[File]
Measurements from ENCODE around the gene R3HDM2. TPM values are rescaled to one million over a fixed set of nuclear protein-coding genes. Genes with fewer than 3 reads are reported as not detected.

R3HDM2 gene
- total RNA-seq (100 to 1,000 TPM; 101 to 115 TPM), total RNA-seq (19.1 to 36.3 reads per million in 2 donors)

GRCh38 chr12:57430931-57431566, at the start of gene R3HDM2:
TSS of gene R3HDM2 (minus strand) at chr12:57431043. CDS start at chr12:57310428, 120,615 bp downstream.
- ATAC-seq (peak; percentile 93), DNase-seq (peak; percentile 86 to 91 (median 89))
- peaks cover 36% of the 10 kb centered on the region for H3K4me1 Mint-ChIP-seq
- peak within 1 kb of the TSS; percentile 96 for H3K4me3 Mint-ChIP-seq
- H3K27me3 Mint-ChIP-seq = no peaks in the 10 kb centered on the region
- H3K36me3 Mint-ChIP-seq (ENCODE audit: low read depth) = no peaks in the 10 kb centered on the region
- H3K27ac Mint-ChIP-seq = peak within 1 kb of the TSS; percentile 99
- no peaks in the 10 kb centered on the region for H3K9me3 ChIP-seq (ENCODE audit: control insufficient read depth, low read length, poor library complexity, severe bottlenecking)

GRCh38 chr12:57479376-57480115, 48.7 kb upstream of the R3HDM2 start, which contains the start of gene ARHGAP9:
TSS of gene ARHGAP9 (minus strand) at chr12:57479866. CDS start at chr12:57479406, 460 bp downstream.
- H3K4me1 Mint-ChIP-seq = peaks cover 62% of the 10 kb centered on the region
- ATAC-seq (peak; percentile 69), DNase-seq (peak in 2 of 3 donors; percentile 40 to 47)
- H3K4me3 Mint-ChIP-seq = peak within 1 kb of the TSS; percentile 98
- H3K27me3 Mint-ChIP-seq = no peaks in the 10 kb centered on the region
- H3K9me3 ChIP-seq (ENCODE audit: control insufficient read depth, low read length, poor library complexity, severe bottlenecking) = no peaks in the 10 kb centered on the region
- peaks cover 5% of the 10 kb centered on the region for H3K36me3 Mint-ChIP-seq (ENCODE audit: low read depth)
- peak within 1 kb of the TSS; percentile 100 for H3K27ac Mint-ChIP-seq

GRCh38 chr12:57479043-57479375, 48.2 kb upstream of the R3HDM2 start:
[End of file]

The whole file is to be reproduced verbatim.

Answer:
Measurements from ENCODE around the gene R3HDM2. TPM values are rescaled to one million over a fixed set of nuclear protein-coding genes. Genes with fewer than 3 reads are reported as not detected.

R3HDM2 gene
- total RNA-seq (100 to 1,000 TPM; 101 to 115 TPM), total RNA-seq (19.1 to 36.3 reads per million in 2 donors)

GRCh38 chr12:57430931-57431566, at the start of gene R3HDM2:
TSS of gene R3HDM2 (minus strand) at chr12:57431043. CDS start at chr12:57310428, 120,615 bp downstream.
- ATAC-seq (peak; percentile 93), DNase-seq (peak; percentile 86 to 91 (median 89))
- peaks cover 36% of the 10 kb centered on the region for H3K4me1 Mint-ChIP-seq
- peak within 1 kb of the TSS; percentile 96 for H3K4me3 Mint-ChIP-seq
- H3K27me3 Mint-ChIP-seq = no peaks in the 10 kb centered on the region
- H3K36me3 Mint-ChIP-seq (ENCODE audit: low read depth) = no peaks in the 10 kb centered on the region
- H3K27ac Mint-ChIP-seq = peak within 1 kb of the TSS; percentile 99
- no peaks in the 10 kb centered on the region for H3K9me3 ChIP-seq (ENCODE audit: control insufficient read depth, low read length, poor library complexity, severe bottlenecking)

GRCh38 chr12:57479376-57480115, 48.7 kb upstream of the R3HDM2 start, which contains the start of gene ARHGAP9:
TSS of gene ARHGAP9 (minus strand) at chr12:57479866. CDS start at chr12:57479406, 460 bp downstream.
- H3K4me1 Mint-ChIP-seq = peaks cover 62% of the 10 kb centered on the region
- ATAC-seq (peak; percentile 69), DNase-seq (peak in 2 of 3 donors; percentile 40 to 47)
- H3K4me3 Mint-ChIP-seq = peak within 1 kb of the TSS; percentile 98
- H3K27me3 Mint-ChIP-seq = no peaks in the 10 kb centered on the region
- H3K9me3 ChIP-seq (ENCODE audit: control insufficient read depth, low read length, poor library complexity, severe bottlenecking) = no peaks in the 10 kb centered on the region
- peaks cover 5% of the 10 kb centered on the region for H3K36me3 Mint-ChIP-seq (ENCODE audit: low read depth)
- peak within 1 kb of the TSS; percentile 100 for H3K27ac Mint-ChIP-seq

GRCh38 chr12:57479043-57479375, 48.2 kb upstream of the R3HDM2 start: